by The Caroler
In 1990, as was our family tradition, my husband and I invited children from the local high school aCappella choir, including our son, to sing Christmas Carols to people we felt could use some special Christmas cheer. My husband dressed up as Santa Claus and drove a rented flat bed truck.
The group tied our spinet piano in the flat bed truck and Santa called “All aboard!” Bundled up, we filled the truck with excited carolers. A woman from our church played the piano as we drove and sang. It was cold and windy for southern California.
We first caroled for an 11-year-old boy who was dying of AIDs. He was so weak he couldn’t come outside, but “Santa” backed the truck up to the house windows and his parents held him while we sang to him. Then Santa jumped out and visited George. (George died 3 days later.)
Our next stop was an older couple whose son had committed suicide a few months before. With our hearts full of love we sang to this bereaved couple, giving them homemade Christmas cookies afterwards.
We caroled for several other families. Then Santa asked the group if we minded making just one more stop. We were all tired, cold and wishing to return to “Santa’s” house, but begrudgingly agreed to carol again.
Santa drove our cold, tired group of carolers to the home of a vital, loving and very outgoing woman who shared her love with many others. We got out of the truck, tromped across her lawn and began singing, but got no response.
I told my husband it was silly to sing to a dark house with no one answering the door. We didn’t even have cookies to share with her. He said he “felt” very strongly that we needed to carol there. He asked us to be patient while he went around to the back of the house.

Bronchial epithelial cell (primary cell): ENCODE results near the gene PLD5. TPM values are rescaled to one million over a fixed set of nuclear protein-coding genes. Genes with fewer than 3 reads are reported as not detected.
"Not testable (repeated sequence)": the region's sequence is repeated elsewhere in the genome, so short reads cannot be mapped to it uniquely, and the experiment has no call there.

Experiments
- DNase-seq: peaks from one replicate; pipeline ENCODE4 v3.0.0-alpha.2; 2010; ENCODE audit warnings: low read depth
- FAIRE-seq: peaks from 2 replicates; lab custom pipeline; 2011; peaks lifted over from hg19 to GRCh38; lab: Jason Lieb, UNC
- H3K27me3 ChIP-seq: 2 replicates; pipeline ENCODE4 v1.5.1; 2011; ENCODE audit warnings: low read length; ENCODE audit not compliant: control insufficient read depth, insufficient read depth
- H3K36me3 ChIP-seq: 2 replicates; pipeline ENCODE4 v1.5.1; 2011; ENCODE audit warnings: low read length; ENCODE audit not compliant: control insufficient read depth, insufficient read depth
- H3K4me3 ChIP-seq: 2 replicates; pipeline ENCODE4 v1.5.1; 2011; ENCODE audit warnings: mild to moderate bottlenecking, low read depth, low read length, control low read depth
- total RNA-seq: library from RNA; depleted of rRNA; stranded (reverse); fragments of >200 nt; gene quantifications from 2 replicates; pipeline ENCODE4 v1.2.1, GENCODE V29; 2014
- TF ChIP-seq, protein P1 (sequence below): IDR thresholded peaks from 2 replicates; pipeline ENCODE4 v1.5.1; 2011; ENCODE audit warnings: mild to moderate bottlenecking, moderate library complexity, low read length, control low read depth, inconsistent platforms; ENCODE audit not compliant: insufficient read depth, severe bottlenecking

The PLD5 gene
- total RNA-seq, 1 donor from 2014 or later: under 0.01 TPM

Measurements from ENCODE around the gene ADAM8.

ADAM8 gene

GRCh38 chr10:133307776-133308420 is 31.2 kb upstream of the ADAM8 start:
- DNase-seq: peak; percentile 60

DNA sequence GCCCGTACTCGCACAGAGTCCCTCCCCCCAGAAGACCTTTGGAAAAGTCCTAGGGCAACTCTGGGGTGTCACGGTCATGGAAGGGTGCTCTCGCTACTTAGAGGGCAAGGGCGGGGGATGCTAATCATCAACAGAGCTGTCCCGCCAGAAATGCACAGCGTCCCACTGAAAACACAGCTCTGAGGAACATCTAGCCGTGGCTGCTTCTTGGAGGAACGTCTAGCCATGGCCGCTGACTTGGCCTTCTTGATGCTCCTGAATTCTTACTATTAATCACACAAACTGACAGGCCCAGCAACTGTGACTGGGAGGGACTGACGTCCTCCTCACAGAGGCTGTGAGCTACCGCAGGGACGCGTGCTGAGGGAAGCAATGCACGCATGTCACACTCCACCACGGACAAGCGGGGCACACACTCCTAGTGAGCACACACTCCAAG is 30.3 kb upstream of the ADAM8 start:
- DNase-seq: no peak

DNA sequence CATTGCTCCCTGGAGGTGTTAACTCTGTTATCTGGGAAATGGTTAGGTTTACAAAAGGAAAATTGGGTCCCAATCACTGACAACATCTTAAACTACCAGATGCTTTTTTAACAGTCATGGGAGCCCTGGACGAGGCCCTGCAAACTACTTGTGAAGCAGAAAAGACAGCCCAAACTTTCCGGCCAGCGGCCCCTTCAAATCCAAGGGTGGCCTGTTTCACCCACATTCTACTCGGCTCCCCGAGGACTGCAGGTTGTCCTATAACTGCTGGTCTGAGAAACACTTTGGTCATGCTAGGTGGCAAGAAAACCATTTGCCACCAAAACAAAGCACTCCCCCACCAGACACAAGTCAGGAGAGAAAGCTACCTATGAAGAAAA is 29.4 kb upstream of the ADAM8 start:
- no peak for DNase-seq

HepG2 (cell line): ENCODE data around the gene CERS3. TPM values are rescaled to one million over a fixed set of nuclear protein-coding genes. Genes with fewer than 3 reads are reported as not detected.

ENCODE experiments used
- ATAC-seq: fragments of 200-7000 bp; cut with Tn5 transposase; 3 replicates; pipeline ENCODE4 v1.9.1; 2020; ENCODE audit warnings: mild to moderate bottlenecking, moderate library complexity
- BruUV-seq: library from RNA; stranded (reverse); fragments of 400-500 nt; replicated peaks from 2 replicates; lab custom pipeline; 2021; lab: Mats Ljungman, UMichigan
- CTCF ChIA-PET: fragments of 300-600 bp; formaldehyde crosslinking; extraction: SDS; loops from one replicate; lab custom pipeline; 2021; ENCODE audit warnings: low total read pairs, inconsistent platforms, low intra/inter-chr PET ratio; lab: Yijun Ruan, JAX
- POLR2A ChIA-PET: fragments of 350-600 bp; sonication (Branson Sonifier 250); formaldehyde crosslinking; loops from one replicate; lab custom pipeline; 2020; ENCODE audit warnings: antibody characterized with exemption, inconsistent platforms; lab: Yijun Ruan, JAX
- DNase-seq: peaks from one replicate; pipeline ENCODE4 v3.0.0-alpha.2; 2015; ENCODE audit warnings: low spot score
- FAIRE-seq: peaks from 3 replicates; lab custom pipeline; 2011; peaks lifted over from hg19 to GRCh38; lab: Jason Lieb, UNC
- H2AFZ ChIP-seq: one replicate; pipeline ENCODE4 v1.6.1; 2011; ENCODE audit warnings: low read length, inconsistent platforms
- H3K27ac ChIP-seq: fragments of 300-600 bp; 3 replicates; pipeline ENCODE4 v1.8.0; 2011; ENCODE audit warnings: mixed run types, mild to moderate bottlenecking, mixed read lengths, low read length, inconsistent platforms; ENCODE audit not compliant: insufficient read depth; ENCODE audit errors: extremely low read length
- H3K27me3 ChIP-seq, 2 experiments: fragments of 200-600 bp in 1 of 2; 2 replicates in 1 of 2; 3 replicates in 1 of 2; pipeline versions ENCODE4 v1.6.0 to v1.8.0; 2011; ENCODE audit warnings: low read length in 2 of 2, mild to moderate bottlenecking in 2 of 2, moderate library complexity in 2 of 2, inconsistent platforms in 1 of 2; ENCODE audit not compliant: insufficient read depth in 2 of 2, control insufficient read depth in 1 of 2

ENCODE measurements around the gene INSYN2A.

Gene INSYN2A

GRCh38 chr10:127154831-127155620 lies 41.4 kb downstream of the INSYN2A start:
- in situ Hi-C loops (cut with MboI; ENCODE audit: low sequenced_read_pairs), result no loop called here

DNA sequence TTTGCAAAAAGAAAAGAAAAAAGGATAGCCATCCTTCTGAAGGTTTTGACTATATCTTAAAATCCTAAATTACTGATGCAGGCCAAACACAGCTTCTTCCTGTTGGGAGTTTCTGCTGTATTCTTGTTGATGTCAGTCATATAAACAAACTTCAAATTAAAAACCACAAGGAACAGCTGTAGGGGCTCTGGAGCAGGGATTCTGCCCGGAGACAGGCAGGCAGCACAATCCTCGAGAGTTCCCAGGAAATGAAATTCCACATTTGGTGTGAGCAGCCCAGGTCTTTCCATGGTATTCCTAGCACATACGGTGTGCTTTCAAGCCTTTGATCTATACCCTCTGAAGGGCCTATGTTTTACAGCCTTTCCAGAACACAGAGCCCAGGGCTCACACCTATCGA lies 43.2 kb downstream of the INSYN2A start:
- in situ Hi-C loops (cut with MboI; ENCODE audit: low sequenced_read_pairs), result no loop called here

The kids were really cold standing around, not singing and getting grumpier by the minute. About 10 minutes later, “Santa” opened the front door with his arm around a sweet little old lady, and we began caroling again. When we had finished several songs, with tears running down her cheeks, the woman clung to Santa as she thanked us and Santa took her back inside.
After cookies, hot chocolate and a Christmas movie, everyone went home.
Then my husband shared the story of our last caroling stop. “Mary” had recently received divorce papers and was in complete shock. After trying to cope with this devastating news, Mary was in the process of ending her life at the very moment when Santa interrupted her. If not for Santa acting on his gut feeling, this woman would no longer have been in this world.
Christmas is indeed a time for loving, sharing, caring and giving. One never knows what the next minute will hold.
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2 thoughts on “Following a Hunch”
If you are still in the “business”–or anyone else doing this good deed–, I’d like to make a couple of suggestions. If there are any rehab facilities in your area, contact them about performing for their patients. The same goes for military or veterans hospitals.
I speak from experience: in 2010 I was a patient at a rehab facility–after a very serious accident. I’m also a military retiree who has spent time, at this holiday season, in a Department of Veterans Affairs (VA) hospital. Even though I’m not a Christian, the joy you bring is very much appreciated.
Reading this one left me bawling, but at least they were tears of joy! We never know when sometimes the very simplest of acts may save a life, or help pull someone out of the depths of sorrow or depression. Blessings to all!